UK News

Rwanda vote not about his leadership says Rishi Sunak – as he dodges election question | Politics News

Rishi Sunak has dodged questions over whether he will call a general election if he loses a crunch vote on his Rwanda bill next week – which he insisted was not a vote of confidence in his leadership.

Mr Sunak convened the news conference just hours after Robert Jenrick quit his post as immigration minister over the Rwanda bill, which he said “doesn’t go far enough” and was a “triumph of hope over experience”.

The government published its long-awaited Rwanda bill just a day after Home Secretary James Cleverly visited Rwanda to sign a new treaty that was aimed at reviving the government’s troubled plan to send asylum seekers to the African country.

The bill compels UK judges to treat the east African nation as a safe country for asylum seekers after the Supreme Court ruled the scheme unlawful on the grounds people could be returned to their home countries and face harm, under a process known as refoulement.

The bill was designed to appease both wings of the Conservative Party – the right wing and the more moderate One Nation group – by allowing the UK to disapply aspects of the Human Rights Act but not the legislation in its entirety.

The Tory right, including Mr Jenrick and former home secretary Suella Braverman, wanted the bill to disregard the entire Human Rights Act with regard to asylum cases as well as include extra powers to dismiss challenges under the European Convention of Human Rights (ECHR).

Mr Sunak made clear in his response to Mr Jenrick’s resignation later that Rwanda was at risk of walking away from the agreement if the bill ignored the European Court of Human Rights in its entirety.

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This notice was published: 2023-12-07 10:21:00

UK News

Suella Braverman urges Rishi Sunak to ‘change course’ over Rwanda bill following Jenrick resignation | Politics News

Suella Braverman has said she “very much hopes the prime minister changes course” with his efforts to tackle illegal migration after his plan to send asylum seekers to Rwanda was dealt a blow with the resignation of Robert Jenrick.

The former home secretary, who was sacked by Rishi Sunak last month, said she wanted the prime minister to “succeed in stopping the boats” but that he would have to “change course” and “take on observations” from critics to do that.

Ms Braverman, who warned in the Commons on Wednesday that the Conservatives faced “electoral oblivion in a matter of months” over the issue, told BBC Radio 4’s Today programme: “I want the prime minister to succeed in stopping the boats.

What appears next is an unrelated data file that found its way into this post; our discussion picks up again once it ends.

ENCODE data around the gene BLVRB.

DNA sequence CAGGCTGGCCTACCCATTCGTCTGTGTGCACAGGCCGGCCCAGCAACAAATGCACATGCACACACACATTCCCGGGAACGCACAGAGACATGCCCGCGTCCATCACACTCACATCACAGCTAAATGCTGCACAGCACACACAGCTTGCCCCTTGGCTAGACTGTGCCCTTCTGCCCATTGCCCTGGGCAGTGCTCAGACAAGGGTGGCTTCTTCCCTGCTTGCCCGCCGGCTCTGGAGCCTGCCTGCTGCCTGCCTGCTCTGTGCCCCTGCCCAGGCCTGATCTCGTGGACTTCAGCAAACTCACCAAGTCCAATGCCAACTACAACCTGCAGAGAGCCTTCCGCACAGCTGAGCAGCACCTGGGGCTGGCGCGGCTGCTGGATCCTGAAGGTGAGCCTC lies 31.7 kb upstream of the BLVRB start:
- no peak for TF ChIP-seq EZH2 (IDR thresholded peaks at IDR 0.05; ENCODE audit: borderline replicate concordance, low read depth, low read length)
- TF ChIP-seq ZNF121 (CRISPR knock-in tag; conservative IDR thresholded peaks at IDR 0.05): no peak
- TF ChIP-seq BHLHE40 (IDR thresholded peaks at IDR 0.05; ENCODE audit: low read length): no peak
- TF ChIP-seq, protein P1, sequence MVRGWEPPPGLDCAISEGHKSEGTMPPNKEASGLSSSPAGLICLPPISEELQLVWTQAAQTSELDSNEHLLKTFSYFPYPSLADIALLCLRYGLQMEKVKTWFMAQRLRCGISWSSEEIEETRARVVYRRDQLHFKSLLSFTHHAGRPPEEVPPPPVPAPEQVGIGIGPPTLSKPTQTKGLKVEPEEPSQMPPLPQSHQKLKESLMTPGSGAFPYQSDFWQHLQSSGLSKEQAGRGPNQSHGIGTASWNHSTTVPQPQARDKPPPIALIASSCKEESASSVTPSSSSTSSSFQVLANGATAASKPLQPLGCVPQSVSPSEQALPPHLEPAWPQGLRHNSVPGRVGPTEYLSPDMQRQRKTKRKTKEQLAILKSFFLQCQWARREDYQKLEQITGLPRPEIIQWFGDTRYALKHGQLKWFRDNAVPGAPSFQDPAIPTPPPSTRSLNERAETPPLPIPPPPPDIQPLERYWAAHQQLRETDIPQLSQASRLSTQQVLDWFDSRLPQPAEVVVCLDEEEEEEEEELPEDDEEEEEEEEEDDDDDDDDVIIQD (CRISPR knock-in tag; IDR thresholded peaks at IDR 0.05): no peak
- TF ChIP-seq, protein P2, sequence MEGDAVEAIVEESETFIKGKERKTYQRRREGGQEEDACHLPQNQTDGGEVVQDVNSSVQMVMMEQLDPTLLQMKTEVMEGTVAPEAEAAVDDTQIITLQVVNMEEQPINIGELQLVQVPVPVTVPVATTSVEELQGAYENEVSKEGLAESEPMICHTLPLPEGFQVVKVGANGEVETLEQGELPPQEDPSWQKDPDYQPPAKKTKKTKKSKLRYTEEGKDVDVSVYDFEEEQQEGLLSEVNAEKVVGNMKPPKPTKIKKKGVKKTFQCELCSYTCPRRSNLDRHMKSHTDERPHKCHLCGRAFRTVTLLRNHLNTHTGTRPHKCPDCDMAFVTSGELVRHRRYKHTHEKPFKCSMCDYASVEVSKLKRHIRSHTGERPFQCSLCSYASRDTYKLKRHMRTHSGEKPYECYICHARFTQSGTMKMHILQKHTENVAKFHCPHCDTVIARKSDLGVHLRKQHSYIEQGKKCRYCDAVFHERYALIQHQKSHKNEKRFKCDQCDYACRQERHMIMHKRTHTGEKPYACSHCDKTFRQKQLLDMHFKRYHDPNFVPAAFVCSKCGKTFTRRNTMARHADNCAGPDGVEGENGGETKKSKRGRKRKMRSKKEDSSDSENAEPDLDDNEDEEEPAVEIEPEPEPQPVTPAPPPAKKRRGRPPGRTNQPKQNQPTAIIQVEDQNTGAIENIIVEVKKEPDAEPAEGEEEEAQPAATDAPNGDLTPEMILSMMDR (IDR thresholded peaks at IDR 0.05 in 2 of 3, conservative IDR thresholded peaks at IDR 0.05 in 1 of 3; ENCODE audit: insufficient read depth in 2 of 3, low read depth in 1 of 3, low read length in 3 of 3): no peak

“He said he would do whatever it takes. I’m telling him there is a way to succeed in stopping the boats and fulfilling that promise.

“If we do it, if he does it as prime minister, he will be able to lead us into the next election telling the people we have succeeded on this very important pledge.”

Ms Braverman is the latest senior Conservative to pour scorn on the prime minister’s emergency Rwanda bill, published last night, which compels UK judges to treat the African nation as a safe country and gives ministers powers to disregard sections of the Human Rights Act.

Politics latest: Robert Jenrick quits over Rwanda bill as Sunak takes ‘gamble of his political life’

Last night, Mr Sunak suffered the resignation of Mr Jenrick over the bill, which he said “does not go far enough” and represented a “triumph of hope over experience”.

On Thursday morning Mr Jenrick was replaced with two individuals after the government carved the role into Minister for Illegal Migration and Minister for Legal Migration and Delivery.

Michael Tomlinson was appointed Minister for Illegal Migration while Tom Pursglove was moved into the post of Minister for Legal Migration and Delivery.

Robert Courts is now the new solicitor general after Mr Tomlinson was moved from the…

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This notice was published: 2023-12-07 08:53:00

UK News

Cash use grows for first time in 10 years as people pay closer attention to household budgets | UK News

Cash usage has grown for the first time in a decade as households look to balance their budgets amid the cost-of-living squeeze.

Across the UK, coins and banknotes accounted for nearly a fifth (19%) of transactions in 2022, according to the British Retail Consortium (BRC) annual Payments Survey.

Its report said: “This year’s Payments Survey shows an increase in cash usage for the first time in a decade, up from 15% (in 2021) to just under 19% of transactions (in 2022).